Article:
• Assist needy families in ways that children can be cared for in their own homes;
  • Promote job preparation, work, and marriage to foster independence in needy parents;
  • Prevent and reduce out-of-wedlock pregnancies; and
  • Encourage the formation and maintenance of two-parent families.

Welfare reform was a large part of Maine’s 2012-2013 budget, which implemented a new five-year limit on welfare benefits. The governor’s reasoning for instituting the drug-testing policy revolves around spending tax dollars wisely. “Maine people expect their tax dollars to be spent supporting our most vulnerable citizens—children, the elderly and the disabled,” said LePage. “We must ensure that our tax dollars do not enable the continuation of a drug addiction.” The thought is that someone using drugs will misspend TANF assistance funding and put their family’s needs on the back burner. The governor asserts that being drug-free enables welfare beneficiaries to move away from poverty and toward financial independence.

Maine HHS has implemented its drug-testing procedures and program with best practices, privacy, fairness, and accountability in mind, according to Maine HHS Commissioner, Mary Mayhew. When a person applies for TANF benefits, the individual must indicate whether he or she has a prior drug-related felony conviction. If that is the case, the state will schedule a drug test and notify the person 24 hours prior to the actual test. A person testing positive the first time can take the test one more time. According to Maine’s state website, a first offense results in the termination of adult benefits, and a second offense may result in the family’s loss of benefits. The tests are funded by the state.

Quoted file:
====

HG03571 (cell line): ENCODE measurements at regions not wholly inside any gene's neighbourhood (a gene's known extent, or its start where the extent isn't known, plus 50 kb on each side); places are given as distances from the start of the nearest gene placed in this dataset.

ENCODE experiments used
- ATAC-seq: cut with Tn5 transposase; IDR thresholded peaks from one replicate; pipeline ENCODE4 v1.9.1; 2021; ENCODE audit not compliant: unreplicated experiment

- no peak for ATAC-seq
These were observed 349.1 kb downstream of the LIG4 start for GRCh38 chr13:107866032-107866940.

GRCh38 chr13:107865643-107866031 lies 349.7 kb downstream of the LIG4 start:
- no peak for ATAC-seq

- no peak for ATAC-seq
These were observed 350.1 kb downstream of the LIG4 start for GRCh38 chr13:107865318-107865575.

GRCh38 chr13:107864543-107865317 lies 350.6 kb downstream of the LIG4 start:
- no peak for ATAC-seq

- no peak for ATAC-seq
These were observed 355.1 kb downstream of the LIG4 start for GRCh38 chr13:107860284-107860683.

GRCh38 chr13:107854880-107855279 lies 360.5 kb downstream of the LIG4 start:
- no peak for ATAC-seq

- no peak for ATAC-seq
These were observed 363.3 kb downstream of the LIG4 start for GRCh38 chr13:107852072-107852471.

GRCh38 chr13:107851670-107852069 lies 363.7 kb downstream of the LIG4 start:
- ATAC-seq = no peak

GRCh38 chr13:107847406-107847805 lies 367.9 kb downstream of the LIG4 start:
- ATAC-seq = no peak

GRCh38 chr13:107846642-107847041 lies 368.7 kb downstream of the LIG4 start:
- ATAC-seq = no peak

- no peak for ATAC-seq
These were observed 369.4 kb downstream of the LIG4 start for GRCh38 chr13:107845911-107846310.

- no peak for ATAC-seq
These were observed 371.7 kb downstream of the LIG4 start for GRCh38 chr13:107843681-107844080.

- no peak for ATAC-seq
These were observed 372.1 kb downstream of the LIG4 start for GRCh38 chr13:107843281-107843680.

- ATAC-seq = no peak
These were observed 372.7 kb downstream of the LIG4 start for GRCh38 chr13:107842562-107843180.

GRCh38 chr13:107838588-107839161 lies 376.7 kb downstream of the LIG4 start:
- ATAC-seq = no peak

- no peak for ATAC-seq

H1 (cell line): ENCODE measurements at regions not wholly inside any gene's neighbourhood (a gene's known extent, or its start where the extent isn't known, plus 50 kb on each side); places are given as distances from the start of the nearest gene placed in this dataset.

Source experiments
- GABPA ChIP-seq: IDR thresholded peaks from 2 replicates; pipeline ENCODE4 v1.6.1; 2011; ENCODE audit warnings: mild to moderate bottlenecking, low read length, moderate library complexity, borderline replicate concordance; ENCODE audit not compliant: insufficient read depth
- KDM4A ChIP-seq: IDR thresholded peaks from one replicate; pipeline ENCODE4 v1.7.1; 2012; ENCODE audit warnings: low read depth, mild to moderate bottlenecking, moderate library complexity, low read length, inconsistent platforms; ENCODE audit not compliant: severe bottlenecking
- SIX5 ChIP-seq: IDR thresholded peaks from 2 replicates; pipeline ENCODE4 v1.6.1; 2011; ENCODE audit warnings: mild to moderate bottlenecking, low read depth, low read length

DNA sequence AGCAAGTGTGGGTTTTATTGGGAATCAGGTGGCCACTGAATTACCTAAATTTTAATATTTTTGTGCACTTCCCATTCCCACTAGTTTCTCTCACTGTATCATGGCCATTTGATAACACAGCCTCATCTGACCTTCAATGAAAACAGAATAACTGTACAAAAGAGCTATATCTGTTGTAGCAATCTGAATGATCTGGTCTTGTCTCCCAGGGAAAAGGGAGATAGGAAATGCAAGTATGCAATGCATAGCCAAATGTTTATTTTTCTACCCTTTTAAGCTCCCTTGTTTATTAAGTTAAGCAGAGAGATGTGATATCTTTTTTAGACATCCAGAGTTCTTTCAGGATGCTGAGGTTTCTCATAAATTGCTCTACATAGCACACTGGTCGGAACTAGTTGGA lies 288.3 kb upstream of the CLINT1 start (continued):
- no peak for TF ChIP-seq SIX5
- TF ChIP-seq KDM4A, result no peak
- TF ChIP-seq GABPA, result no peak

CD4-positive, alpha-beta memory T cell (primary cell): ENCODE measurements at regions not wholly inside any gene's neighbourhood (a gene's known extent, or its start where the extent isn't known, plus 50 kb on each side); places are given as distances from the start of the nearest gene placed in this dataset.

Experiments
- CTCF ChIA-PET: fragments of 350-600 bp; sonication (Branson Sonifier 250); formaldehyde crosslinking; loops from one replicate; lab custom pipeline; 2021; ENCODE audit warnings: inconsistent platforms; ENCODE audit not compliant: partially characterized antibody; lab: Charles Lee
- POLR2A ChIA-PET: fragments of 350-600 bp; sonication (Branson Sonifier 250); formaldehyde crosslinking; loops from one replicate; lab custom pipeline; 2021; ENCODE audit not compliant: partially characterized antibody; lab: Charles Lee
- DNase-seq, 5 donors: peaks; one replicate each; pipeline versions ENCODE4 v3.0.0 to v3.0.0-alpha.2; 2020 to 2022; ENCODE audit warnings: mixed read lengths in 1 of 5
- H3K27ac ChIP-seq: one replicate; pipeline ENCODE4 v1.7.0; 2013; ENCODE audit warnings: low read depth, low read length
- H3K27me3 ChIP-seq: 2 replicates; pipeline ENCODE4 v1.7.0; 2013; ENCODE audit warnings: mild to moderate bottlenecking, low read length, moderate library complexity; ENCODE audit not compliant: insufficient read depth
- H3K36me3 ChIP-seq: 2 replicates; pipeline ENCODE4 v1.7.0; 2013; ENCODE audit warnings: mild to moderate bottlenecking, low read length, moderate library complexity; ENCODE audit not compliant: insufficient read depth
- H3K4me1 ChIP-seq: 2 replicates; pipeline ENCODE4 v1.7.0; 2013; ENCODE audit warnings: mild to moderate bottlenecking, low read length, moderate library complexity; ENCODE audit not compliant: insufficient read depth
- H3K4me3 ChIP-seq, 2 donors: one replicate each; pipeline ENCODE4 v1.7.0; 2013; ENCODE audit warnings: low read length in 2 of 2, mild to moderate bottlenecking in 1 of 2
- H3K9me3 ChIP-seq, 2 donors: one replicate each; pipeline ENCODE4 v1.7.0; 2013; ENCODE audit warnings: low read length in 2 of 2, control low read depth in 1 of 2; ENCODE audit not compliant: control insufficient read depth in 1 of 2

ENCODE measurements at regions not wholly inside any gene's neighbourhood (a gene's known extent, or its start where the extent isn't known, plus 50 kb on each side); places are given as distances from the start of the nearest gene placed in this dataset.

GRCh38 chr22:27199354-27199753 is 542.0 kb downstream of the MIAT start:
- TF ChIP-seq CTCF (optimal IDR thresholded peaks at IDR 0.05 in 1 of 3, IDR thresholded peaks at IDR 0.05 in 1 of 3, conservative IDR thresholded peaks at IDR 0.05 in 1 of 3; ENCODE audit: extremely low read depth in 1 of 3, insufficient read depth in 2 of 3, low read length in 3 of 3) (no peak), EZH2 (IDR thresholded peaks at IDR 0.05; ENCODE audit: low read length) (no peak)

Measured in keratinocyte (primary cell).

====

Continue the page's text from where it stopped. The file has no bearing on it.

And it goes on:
To avoid termination of welfare benefits, an afflicted individual may enroll in an HHS-approved substance abuse program. Persons failing to disclose that they are convicted drug felons violate the program rules and face immediate termination of TANF benefits.

Maine’s new rule was originally introduced in 2011, but becomes effective October 1, 2014. Some question why the governor is enforcing the policy now in light of the fact that Maine is ranked 47th in terms of job creation. Portland, Maine’s local news channel, WCSH6, interviewed Democratic political analyst Ethan Strimling who said that “ … in terms of getting people off welfare, it’s not going to do us much good.” The policy will be published in August 2014 and will be subject to a public hearing and final approval by the Attorney General’s office.

The question yet to be answered is whether Maine’s drug testing policy will help or hinder families receiving TANF benefits.

AHA Looks Through Congress Towards CMS, Urges Transparency